Whatever the reasons for this ever prevailing preference for this design, the foremost among them is perhaps its ability : one of its beauties, to hold an arm, the arm or the forearm, but without concealing its glow that bursting across its windows transforms into tiny roundels of light illuminating within and beyond the frame containing it; and, here the interplay of light begins : the skin’s lustre infuses into the metal’s, and the metal’s, into the skin’s, and what is doubled is re-doubled, and the chain goes on incessant : an unsung song the bracelet echoes with. An ornament with a blind face may not be endowed with such ability as to first transform the beauty into light, and then surge the light into the rhythm – into the unsung song.
While the design of this bracelet is traditional and ethnic, with its rich gold-plating endowing it with far greater lustre and classicism it acquires the status of a beauty-ornament and shifts from the arm of a woman of Maru-bhoomi – desert, of western Rajasthan, to the forearm of a damsel of rank, a diplomat in a foreign land revealing her Indian identity, a professional in office or field revealing her womanly grace, or one in a social gathering revealing her distinction. Its contemporaneousness reflects also in the method of its use. While traditional bracelet or armlet is put on in pairs, one on each wrist, or arm – the arm being in greater preference, contemporary fashions prefer its use in single, and strictly on the forearm, more often, the right.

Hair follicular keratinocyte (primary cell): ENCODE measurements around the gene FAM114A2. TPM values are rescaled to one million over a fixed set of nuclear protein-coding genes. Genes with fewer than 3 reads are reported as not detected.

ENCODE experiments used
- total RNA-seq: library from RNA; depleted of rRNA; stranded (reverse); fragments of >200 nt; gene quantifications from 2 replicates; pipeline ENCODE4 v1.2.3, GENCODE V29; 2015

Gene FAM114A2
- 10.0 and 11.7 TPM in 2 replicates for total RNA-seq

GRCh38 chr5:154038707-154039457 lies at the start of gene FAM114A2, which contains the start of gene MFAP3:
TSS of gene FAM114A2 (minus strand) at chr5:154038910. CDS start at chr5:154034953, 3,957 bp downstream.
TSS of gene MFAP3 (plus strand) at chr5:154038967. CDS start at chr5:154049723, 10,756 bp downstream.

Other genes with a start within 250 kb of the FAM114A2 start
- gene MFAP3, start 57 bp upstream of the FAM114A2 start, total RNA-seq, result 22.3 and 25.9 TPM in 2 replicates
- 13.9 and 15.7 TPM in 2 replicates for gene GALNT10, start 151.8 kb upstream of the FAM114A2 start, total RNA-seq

This description by Prof. P.C. Jain and Dr. Daljeet. Prof. Jain specializes on the aesthetics of literature and is the author of numerous books on Indian art and culture. Dr. Daljeet is the curator of the Miniature Painting Gallery, National Museum, New Delhi. They have both collaborated together on a number of books. .
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